An inquiry into the nature and cause of miasmata, more particularly illustrated in the former and present state of the Campagna di Roma
Clowes, 1825 - 157 pages
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absorbent according action agency agriculture appear applied approach aqueous atmo atmosphere becomes bodies called caloric calorific condensation Campagna Campagna di Roma cause circumstances climate cold combined commencement composing consequently considered continual crops cultivation currents direction districts earth effect elements elevation equally exists exposed extend extreme fertile formation former further gaseous matter gradually greater heat human imperfect important increase influence inquiry Italy land Latium less light lower manner manure matter means meteoric Miasmata nature nearly necessarily necessary never observable occasion opposite origin owing particular perfect phenomena plaine possess present principle probable produced proportion prove qu'il region remarkable respect result Romains Rome season soil species sphere substances summer sun's rays superior supposed surface temperature terre tion usually vegetable vine volcanique volume wine winter
Page 114 - Whatever fruits in different climes are found, That proudly rise, or humbly court the ground ; Whatever blooms in torrid tracts appear, Whose bright succession decks the varied year ; Whatever sweets salute the northern sky With vernal lives, that blossom but to die ; These here disporting own the kindred soil, Nor ask luxuriance from the planter's toil; While sea-born gales their gelid wings expand To winnow fragrance round the smiling land.
Page 70 - ... of the atmosphere, than the marsh miasmata. Contact of a diseased person is said to be necessary for the communication of plague ; and approach within two or three yards of him, for that of typhus. The Walcheren miasmata extended their pestilential influence to vessels riding at anchor, fully a quarter of a mile from the shore.
Page 61 - ... and all the phenomena may be explained, if 'falling stars be supposed to be small solid bodies moving round the earth in very eccentric orbits, which become ignited only when they pass with immense velocity through the upper regions of the atmosphere, and if the meteoric bodies which throw down stones with explosions be supposed to be similar bodies which contain either combustible or elastic matter.
Page 70 - The contagious virus of the plague, smallpox, measles, chincough, cynanche maligna, and scarlet fever, as well as of typhus and the jail fever, operates to a much more limited distance through the medium of the atmosphere than the marsh miasmata. Contact of a diseased person is said to be necessary for the communication of plague ; and approach witliin two or three yards of him for that of typhus.
Page 116 - In the tracts mentioned in the motto, the malaria has been established for many ages; but now it is advancing on the suburbs, and the city of Rome, while the checks opposed to its progress are either defective or absurd.
Page 41 - Roman empire a few centuries afterwards, transported their armies and waggons across the ice of these rivers. The Improvement that is continually taking place in the climate of America, proves, that the power of man extends to phenomena, which, from the magnitude and variety of their causes, seemed entirely beyond his control. At Guiana, in South America, within five degrees of the line, the inhabitant» living amid immense forests, a century ago, were obliged to alleviate the severity of the cold...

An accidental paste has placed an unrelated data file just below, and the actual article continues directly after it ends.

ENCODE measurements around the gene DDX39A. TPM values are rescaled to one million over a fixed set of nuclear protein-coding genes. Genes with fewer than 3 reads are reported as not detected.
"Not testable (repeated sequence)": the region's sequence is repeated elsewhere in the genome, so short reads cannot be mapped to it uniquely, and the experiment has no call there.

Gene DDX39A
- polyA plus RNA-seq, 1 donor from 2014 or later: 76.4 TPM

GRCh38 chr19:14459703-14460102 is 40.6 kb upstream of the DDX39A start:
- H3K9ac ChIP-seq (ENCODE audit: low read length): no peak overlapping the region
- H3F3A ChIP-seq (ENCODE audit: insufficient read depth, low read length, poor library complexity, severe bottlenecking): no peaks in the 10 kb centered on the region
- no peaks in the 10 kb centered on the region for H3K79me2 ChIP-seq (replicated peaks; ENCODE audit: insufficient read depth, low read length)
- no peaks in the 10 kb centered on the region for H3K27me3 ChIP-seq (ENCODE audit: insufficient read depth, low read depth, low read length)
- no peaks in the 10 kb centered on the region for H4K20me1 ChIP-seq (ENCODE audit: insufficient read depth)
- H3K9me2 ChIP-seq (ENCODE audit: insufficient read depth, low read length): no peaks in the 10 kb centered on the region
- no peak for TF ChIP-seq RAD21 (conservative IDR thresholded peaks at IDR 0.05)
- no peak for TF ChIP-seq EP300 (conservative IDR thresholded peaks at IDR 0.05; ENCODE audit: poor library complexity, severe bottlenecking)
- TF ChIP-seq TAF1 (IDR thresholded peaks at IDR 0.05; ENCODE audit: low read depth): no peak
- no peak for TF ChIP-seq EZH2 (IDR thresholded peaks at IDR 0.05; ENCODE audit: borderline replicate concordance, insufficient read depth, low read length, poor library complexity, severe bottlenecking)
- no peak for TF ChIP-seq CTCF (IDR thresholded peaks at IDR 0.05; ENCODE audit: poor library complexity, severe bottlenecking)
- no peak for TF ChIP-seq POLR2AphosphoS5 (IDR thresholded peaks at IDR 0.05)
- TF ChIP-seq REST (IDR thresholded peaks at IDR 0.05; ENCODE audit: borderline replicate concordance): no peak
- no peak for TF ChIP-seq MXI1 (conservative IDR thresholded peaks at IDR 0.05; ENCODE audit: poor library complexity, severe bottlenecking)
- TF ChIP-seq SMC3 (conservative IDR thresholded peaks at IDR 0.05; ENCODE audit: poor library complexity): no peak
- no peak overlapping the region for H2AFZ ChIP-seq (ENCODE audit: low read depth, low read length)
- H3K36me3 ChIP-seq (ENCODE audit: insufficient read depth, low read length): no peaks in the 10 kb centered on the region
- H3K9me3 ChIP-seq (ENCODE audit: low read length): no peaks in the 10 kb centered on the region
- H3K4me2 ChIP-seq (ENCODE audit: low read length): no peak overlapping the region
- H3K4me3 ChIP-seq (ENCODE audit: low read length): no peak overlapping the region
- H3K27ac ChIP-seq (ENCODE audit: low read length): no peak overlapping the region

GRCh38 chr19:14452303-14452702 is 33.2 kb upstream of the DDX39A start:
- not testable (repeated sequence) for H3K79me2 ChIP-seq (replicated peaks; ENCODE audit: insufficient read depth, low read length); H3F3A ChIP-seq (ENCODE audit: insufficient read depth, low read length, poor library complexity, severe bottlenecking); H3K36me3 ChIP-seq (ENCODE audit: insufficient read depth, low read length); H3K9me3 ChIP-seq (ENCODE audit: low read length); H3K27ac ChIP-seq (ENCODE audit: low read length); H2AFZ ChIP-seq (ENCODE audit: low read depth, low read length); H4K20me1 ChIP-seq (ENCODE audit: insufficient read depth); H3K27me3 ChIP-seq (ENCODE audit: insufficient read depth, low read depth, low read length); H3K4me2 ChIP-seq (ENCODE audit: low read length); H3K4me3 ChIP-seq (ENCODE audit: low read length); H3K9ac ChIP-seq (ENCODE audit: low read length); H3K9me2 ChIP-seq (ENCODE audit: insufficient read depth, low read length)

Page 65 - Dew, according to Aristotle, is a species of rain, formed in the lower atmosphere, in consequence of its moisture being condensed by the cold of the night into minute drops.
Page 60 - I. show that the luminous appearances of shooting stars and meteors cannot be owing to any inflammation of elastic fluids, but must depend upon the ignition of solid bodies. Dr. Halley calculated the height of a meteor at ninety miles, and the great American meteor, which threw down showers of stones, was estimated at seventeen miles high. The velocity of motion of these bodies must in all cases be immensely great, and the heat produced by the compression of the most rarefied air from the velocity...
Page 41 - At Guiana, in South America, within five degrees of the line, the inhabitants living amid immense forests, a century ago, were obliged to alleviate the severity of the cold, by evening fires. Even the duration of the rainy season 'has been shortened by the clearing of the country, and the warmth is so increased, that a fire now would be deemed an annoyance. It thunders continually in the woods, rarely in the cultivated parts.
Page 66 - Wells shows, that very little is ever deposited in opposite circumstances ; and thai little only when the clouds are very high. It is never seen on nights both cloudy and windy ; and if in the course of the night the weather, from being serene, should become dark and stormy, dew which had been deposited will disappear. In calm weather, if the sky be partially covered with clouds, more dew will appear than if it were entirely uncovered.